Time-Traveling at Fernbank Museum of Natural History. Check out the 45-foot-long model of a Giganotosaurus, then travel back 15 billion years and experience the "Big Bang" that jump-started the formation of the universe. IMAX films are shown here, too. The museum's stunning architecture is notable.

Aquarium to Make Huge Splash -- With downtown revitalization at the top of the list for Atlanta leaders and developers, the proposal for a Georgia Aquarium was a big hit with Atlantans when announced in 2001. As the late 2005 opening nears, excitement is building about what is to be one of the largest aquariums in the world, featuring more than 55,000 animals from 500 species. Located on 9 acres next to Centennial Olympic Park, the Georgia Aquarium will be connected by a plaza to the soon-to-be-relocated World of Coca-Cola, opening in late 2006.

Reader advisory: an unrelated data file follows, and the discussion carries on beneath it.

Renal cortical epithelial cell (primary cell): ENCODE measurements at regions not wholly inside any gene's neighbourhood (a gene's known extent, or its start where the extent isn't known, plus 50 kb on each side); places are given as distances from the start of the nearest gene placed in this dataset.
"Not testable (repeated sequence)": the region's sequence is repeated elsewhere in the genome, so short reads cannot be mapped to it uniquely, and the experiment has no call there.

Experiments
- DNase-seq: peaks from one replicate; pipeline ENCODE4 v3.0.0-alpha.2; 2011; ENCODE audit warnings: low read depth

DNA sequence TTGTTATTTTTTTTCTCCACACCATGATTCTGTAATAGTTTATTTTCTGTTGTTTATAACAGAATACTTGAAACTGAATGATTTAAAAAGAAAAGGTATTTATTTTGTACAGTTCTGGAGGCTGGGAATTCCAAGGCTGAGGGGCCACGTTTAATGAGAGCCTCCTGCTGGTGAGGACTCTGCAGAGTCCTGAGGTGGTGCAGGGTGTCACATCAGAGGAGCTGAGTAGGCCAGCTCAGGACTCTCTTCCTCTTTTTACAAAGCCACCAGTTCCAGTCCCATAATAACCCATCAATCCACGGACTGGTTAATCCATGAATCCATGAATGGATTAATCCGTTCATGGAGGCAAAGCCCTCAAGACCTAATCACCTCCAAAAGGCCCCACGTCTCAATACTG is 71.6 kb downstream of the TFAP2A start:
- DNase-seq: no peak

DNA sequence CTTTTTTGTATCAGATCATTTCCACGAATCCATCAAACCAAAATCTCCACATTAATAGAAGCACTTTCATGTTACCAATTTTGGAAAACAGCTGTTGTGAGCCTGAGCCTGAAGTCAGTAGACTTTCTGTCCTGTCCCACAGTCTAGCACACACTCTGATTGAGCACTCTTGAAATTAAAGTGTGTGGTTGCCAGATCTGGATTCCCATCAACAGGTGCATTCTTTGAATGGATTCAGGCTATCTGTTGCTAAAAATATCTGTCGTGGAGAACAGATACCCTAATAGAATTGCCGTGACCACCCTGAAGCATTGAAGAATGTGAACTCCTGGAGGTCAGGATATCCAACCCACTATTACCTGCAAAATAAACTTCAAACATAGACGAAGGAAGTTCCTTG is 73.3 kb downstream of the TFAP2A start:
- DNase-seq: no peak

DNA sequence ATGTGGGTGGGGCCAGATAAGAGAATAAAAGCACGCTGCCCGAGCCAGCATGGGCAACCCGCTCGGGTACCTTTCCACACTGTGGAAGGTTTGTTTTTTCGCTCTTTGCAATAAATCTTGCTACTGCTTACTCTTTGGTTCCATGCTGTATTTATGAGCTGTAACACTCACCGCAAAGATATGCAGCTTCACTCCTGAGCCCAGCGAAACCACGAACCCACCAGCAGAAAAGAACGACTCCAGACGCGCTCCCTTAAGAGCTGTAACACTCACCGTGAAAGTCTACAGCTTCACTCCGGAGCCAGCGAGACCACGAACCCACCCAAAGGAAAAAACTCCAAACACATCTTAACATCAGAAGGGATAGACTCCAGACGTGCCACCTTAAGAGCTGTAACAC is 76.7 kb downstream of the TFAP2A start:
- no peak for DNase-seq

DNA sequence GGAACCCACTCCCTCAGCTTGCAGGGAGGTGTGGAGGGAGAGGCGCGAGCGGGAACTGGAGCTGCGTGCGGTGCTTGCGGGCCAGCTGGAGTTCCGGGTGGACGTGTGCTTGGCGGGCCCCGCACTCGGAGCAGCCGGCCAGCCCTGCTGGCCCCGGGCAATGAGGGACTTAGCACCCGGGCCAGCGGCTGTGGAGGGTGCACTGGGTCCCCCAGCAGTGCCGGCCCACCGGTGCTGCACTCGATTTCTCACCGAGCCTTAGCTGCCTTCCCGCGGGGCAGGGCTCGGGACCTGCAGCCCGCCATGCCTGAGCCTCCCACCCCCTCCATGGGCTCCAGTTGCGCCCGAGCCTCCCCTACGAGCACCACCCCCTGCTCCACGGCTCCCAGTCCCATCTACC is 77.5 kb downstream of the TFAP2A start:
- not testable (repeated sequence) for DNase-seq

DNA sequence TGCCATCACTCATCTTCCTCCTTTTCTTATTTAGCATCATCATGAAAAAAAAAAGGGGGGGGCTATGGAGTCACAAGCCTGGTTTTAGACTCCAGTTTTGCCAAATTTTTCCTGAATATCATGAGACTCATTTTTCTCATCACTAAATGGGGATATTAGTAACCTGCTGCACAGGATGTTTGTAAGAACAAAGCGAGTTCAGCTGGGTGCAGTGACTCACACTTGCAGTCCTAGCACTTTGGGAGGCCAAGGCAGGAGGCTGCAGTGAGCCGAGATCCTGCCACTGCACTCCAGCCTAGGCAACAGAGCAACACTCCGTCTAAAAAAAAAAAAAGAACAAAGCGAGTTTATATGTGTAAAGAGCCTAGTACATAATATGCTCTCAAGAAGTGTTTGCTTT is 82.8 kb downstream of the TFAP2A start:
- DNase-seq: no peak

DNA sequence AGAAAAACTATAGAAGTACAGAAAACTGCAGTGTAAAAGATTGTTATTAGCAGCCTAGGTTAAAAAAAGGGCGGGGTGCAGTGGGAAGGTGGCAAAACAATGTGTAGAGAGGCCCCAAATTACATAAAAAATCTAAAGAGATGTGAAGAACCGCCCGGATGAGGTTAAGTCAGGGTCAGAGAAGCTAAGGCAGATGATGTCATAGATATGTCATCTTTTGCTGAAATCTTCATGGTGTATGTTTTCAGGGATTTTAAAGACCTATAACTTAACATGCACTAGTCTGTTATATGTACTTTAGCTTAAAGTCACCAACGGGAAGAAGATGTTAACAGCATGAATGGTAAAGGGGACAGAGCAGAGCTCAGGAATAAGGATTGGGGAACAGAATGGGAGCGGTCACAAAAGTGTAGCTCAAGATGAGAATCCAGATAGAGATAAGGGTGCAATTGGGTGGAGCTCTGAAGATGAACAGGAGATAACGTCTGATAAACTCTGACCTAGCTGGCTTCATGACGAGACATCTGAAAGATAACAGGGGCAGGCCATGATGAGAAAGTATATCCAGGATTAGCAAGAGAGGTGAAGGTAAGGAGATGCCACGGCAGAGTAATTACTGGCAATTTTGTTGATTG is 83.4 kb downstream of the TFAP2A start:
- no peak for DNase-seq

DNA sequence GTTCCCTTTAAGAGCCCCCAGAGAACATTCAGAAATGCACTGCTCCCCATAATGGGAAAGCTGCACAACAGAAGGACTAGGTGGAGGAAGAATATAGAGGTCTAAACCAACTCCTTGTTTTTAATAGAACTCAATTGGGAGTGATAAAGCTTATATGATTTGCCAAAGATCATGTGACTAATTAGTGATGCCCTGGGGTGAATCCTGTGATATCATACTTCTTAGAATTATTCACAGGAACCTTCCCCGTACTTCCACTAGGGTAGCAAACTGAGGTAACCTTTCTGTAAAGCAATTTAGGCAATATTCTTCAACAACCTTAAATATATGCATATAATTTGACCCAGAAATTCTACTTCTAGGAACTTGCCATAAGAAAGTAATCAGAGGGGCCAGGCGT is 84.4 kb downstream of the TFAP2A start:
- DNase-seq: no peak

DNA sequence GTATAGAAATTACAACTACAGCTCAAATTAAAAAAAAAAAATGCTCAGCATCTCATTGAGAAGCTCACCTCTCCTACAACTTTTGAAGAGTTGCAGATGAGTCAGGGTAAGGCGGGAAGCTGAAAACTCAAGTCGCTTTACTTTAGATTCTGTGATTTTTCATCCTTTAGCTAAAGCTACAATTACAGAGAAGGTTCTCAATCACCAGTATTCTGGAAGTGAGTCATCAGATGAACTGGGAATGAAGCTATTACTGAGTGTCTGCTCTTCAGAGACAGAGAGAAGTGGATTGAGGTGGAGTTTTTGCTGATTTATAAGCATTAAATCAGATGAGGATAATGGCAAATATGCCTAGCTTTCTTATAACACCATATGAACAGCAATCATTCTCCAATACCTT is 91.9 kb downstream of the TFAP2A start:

These two projects, along with Imagine It! Children's Museum, the CNN Center, Philips Arena, and the Tabernacle -- the latter two being popular entertainment venues -- should be a much-needed shot in the arm for the downtown residential and commercial markets. These developments will no doubt make the downtown area the place to be in this city, for visitors, residents, and convention-goers.

For more on what to see and do in Atlanta, visit our complete guide online at